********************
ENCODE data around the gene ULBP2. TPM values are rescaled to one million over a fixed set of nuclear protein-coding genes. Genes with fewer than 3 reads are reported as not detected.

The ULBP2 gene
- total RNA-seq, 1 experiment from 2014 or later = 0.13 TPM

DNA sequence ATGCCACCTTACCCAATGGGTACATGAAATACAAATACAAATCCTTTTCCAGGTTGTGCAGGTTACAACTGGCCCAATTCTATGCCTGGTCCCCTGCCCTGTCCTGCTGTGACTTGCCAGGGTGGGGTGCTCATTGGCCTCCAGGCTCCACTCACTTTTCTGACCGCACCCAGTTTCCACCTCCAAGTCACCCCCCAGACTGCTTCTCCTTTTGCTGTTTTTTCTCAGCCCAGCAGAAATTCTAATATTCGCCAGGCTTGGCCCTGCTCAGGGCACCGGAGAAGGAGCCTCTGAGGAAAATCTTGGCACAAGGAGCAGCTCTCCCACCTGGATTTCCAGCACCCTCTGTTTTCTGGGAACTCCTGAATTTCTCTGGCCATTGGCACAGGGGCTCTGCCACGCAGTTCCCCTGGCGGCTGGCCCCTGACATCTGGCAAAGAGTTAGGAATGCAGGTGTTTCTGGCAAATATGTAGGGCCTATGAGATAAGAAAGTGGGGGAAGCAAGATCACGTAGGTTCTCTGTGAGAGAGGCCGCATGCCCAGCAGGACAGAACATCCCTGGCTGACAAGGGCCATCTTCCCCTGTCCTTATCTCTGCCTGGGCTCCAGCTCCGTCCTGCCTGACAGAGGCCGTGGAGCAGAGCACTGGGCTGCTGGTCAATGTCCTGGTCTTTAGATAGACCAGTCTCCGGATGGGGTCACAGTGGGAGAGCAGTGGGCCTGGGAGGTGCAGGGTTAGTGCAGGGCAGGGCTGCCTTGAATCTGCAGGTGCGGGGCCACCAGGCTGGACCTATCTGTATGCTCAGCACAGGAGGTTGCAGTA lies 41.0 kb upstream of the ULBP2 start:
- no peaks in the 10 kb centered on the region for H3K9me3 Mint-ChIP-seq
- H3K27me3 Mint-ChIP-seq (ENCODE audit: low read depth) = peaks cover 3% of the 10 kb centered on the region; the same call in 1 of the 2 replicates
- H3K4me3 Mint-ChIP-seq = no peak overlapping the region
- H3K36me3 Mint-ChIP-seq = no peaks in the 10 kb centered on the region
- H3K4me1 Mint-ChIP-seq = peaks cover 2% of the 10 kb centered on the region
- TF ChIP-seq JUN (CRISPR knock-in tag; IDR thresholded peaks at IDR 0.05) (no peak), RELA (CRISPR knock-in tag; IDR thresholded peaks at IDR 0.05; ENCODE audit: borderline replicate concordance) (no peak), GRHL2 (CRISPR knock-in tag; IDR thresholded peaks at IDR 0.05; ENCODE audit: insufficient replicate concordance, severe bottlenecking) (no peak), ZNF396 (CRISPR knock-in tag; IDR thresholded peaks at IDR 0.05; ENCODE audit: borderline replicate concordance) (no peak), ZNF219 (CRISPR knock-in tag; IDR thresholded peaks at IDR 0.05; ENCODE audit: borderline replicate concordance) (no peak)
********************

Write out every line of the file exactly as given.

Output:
ENCODE data around the gene ULBP2. TPM values are rescaled to one million over a fixed set of nuclear protein-coding genes. Genes with fewer than 3 reads are reported as not detected.

The ULBP2 gene
- total RNA-seq, 1 experiment from 2014 or later = 0.13 TPM

DNA sequence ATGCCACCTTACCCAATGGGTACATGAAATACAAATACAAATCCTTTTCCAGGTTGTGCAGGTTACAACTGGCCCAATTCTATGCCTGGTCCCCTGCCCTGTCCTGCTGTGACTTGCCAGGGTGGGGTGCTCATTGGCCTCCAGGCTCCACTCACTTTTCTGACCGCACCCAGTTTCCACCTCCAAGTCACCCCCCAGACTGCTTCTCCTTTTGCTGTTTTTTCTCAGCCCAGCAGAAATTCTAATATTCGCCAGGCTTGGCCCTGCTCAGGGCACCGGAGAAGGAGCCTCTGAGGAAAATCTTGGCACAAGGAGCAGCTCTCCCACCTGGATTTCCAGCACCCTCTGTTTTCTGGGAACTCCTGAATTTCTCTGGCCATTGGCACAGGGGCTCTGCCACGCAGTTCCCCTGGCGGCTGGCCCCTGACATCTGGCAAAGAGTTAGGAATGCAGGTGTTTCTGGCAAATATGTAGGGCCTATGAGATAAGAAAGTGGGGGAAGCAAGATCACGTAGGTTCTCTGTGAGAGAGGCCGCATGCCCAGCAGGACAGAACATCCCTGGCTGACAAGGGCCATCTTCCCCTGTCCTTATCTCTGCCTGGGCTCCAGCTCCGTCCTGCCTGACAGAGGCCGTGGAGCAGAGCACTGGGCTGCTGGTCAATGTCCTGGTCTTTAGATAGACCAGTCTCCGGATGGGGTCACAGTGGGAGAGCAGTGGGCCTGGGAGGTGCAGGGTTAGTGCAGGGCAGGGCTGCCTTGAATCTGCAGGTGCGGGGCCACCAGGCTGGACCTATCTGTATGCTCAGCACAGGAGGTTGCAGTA lies 41.0 kb upstream of the ULBP2 start:
- no peaks in the 10 kb centered on the region for H3K9me3 Mint-ChIP-seq
- H3K27me3 Mint-ChIP-seq (ENCODE audit: low read depth) = peaks cover 3% of the 10 kb centered on the region; the same call in 1 of the 2 replicates
- H3K4me3 Mint-ChIP-seq = no peak overlapping the region
- H3K36me3 Mint-ChIP-seq = no peaks in the 10 kb centered on the region
- H3K4me1 Mint-ChIP-seq = peaks cover 2% of the 10 kb centered on the region
- TF ChIP-seq JUN (CRISPR knock-in tag; IDR thresholded peaks at IDR 0.05) (no peak), RELA (CRISPR knock-in tag; IDR thresholded peaks at IDR 0.05; ENCODE audit: borderline replicate concordance) (no peak), GRHL2 (CRISPR knock-in tag; IDR thresholded peaks at IDR 0.05; ENCODE audit: insufficient replicate concordance, severe bottlenecking) (no peak), ZNF396 (CRISPR knock-in tag; IDR thresholded peaks at IDR 0.05; ENCODE audit: borderline replicate concordance) (no peak), ZNF219 (CRISPR knock-in tag; IDR thresholded peaks at IDR 0.05; ENCODE audit: borderline replicate concordance) (no peak)